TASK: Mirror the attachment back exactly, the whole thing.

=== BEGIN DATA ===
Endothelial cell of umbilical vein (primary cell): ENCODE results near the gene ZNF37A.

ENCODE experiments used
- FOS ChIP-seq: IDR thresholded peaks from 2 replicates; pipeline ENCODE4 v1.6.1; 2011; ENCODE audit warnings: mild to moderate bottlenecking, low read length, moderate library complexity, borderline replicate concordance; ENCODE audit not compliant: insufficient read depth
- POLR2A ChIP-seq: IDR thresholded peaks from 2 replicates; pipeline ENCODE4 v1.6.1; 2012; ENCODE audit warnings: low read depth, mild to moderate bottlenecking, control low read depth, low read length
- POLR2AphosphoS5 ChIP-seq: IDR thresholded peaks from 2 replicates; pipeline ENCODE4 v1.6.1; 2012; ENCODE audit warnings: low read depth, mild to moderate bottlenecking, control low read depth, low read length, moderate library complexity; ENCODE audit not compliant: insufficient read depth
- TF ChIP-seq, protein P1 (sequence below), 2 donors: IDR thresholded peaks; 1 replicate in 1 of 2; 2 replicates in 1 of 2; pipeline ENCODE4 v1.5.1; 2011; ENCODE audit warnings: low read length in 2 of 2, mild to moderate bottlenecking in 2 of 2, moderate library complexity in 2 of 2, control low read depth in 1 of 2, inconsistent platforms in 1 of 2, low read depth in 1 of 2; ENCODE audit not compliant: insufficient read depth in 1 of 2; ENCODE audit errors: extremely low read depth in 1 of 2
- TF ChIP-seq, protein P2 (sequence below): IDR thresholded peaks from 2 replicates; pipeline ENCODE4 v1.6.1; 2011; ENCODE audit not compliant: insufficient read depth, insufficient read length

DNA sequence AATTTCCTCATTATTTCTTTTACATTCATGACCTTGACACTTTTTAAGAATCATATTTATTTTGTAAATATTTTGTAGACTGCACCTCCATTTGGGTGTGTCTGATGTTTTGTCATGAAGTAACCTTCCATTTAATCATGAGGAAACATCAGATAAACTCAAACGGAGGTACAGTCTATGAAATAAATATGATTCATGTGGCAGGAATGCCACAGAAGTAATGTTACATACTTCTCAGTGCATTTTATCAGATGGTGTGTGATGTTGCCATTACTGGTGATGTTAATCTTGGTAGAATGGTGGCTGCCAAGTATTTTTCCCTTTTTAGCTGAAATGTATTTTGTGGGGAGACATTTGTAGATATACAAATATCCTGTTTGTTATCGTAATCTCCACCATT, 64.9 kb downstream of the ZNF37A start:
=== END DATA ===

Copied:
Endothelial cell of umbilical vein (primary cell): ENCODE results near the gene ZNF37A.

ENCODE experiments used
- FOS ChIP-seq: IDR thresholded peaks from 2 replicates; pipeline ENCODE4 v1.6.1; 2011; ENCODE audit warnings: mild to moderate bottlenecking, low read length, moderate library complexity, borderline replicate concordance; ENCODE audit not compliant: insufficient read depth
- POLR2A ChIP-seq: IDR thresholded peaks from 2 replicates; pipeline ENCODE4 v1.6.1; 2012; ENCODE audit warnings: low read depth, mild to moderate bottlenecking, control low read depth, low read length
- POLR2AphosphoS5 ChIP-seq: IDR thresholded peaks from 2 replicates; pipeline ENCODE4 v1.6.1; 2012; ENCODE audit warnings: low read depth, mild to moderate bottlenecking, control low read depth, low read length, moderate library complexity; ENCODE audit not compliant: insufficient read depth
- TF ChIP-seq, protein P1 (sequence below), 2 donors: IDR thresholded peaks; 1 replicate in 1 of 2; 2 replicates in 1 of 2; pipeline ENCODE4 v1.5.1; 2011; ENCODE audit warnings: low read length in 2 of 2, mild to moderate bottlenecking in 2 of 2, moderate library complexity in 2 of 2, control low read depth in 1 of 2, inconsistent platforms in 1 of 2, low read depth in 1 of 2; ENCODE audit not compliant: insufficient read depth in 1 of 2; ENCODE audit errors: extremely low read depth in 1 of 2
- TF ChIP-seq, protein P2 (sequence below): IDR thresholded peaks from 2 replicates; pipeline ENCODE4 v1.6.1; 2011; ENCODE audit not compliant: insufficient read depth, insufficient read length

DNA sequence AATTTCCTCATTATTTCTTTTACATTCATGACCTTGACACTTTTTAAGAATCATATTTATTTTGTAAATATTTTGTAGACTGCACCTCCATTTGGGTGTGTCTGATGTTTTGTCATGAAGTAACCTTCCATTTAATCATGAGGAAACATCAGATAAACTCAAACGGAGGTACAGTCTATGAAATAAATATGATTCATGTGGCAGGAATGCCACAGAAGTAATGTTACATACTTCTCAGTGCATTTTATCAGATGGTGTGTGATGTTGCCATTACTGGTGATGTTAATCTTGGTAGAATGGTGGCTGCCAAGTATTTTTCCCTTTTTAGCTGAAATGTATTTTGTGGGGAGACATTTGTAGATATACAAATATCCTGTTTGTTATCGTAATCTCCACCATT, 64.9 kb downstream of the ZNF37A start: